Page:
Natural Resource Policy and the Paradox of Public Involvement: Bringing Scientists and Citizens Together
Journal of Sustainable Forestry
Haworth Press (Now Taylor & Francis)
1 & 2
Immersed in natural resource policy approaches such as ecosystem management is the expectation that the best available science will be applied so that the best policy management decision will result. Citizens, like scientists and land managers, want natural resource management decisions based on good science rather than special interest group politics. Yet citizens also want to be involved in the decision process and are skeptical about the very science they claim must be the basis for policy actions. Herein lies an apparent paradox. Citizens' want the best science to guide natural resource management decisions, but not to the exclusion of their input. Similarly, there seems to be a paradox in the sentiments expressed by natural resource management agency administrators and specialists. Agency personnel know they need meaningful citizen involvement in their management decisions, but they also want citizens to trust their scientific expertise. This paper is about that paradox and innovative ways to work through it. We first discuss the nature of natural resource conflict, then address the paradox in some depth. A discussion of traditional public participation precedes innovative methods for working through the paradox.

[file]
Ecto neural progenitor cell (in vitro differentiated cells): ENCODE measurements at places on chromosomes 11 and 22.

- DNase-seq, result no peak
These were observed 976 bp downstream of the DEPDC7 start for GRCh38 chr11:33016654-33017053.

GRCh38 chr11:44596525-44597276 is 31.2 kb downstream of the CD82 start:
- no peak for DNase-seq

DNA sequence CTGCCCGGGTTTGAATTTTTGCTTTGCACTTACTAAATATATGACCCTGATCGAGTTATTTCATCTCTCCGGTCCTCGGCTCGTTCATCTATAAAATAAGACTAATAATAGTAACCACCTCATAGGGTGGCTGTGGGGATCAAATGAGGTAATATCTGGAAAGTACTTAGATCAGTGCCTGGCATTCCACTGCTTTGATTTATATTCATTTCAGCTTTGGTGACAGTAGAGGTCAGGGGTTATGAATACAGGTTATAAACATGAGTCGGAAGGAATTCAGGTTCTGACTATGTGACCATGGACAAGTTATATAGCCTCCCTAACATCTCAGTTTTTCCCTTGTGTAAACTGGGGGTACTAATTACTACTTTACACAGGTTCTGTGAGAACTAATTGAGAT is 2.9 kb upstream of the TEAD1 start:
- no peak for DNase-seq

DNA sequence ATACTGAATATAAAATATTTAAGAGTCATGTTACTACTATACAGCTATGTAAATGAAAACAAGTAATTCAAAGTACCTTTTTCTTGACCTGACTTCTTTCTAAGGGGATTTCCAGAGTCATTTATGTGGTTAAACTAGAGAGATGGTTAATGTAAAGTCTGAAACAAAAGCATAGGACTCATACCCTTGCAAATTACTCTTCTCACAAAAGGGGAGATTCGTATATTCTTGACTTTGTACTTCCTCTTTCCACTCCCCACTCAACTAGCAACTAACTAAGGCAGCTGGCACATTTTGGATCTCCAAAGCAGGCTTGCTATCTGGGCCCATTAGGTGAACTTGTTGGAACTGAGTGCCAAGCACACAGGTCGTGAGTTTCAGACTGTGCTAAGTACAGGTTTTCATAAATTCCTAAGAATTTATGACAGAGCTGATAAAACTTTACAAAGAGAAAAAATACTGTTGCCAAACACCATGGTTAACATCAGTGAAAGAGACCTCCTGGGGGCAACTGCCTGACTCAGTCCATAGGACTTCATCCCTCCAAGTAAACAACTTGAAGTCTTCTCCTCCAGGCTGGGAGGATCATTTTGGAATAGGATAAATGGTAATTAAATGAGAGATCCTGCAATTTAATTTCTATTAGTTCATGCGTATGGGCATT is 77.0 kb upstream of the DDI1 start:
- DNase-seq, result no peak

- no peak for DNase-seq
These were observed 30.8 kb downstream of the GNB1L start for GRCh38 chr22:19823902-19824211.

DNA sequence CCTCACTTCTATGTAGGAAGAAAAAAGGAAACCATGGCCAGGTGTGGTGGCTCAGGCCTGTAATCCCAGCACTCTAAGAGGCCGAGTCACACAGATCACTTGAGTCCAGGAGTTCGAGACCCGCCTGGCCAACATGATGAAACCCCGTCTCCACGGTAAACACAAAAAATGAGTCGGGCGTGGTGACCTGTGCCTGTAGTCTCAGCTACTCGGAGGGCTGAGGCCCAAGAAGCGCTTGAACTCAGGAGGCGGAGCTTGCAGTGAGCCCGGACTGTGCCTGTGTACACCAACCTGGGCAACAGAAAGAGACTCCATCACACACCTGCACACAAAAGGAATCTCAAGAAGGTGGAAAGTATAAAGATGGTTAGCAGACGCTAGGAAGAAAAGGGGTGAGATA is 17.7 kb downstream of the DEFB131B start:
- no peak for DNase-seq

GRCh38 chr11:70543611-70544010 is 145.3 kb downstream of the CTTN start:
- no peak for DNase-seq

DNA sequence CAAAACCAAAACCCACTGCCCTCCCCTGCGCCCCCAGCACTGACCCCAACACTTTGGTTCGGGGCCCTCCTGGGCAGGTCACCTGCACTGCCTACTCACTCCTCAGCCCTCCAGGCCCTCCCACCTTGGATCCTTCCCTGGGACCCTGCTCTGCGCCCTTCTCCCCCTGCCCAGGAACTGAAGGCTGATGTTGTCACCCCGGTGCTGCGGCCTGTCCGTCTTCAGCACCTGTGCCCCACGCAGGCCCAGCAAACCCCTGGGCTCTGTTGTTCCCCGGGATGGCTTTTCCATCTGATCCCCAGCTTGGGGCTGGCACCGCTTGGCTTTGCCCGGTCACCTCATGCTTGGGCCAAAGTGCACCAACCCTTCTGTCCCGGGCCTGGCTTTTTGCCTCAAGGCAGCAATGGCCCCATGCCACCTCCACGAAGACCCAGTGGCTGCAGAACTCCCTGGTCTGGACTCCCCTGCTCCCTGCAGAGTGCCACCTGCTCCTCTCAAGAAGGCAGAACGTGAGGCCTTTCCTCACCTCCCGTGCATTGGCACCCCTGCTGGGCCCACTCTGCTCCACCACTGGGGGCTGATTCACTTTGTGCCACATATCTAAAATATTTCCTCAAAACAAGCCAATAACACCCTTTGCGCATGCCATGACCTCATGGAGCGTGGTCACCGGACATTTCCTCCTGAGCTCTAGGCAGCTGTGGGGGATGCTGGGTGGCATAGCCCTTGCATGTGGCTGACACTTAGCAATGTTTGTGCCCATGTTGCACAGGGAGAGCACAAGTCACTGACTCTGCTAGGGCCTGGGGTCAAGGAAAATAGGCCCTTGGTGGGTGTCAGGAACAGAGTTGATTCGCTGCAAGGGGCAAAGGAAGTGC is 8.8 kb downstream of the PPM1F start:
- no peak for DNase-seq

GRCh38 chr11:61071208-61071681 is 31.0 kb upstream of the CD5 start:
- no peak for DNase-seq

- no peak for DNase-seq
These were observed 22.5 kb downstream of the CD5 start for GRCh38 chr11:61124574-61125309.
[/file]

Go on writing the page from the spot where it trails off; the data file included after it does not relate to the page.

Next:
Walker, G. B. and S.E. Daniels. 2001. Natural resource policy and the paradox of public involvement: Bringing scientists and citizens together. Journal of Sustainable Forestry 13(1/2):253-269.